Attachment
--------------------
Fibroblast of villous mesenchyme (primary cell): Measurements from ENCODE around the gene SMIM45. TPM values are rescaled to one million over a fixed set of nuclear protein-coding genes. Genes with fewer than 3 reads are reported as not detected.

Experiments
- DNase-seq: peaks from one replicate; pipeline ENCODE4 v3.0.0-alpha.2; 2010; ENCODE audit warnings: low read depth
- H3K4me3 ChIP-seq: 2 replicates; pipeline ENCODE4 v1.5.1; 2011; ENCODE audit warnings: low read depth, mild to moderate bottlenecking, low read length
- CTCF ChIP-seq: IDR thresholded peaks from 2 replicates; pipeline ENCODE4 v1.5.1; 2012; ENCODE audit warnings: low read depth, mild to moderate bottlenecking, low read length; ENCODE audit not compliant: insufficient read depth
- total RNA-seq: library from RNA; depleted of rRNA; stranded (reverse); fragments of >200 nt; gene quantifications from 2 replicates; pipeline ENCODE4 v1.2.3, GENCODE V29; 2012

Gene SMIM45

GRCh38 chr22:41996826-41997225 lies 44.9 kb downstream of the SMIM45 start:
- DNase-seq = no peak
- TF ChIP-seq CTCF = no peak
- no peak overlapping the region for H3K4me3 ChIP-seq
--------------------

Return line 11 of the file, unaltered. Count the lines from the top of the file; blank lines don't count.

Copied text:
- no peak overlapping the region for H3K4me3 ChIP-seq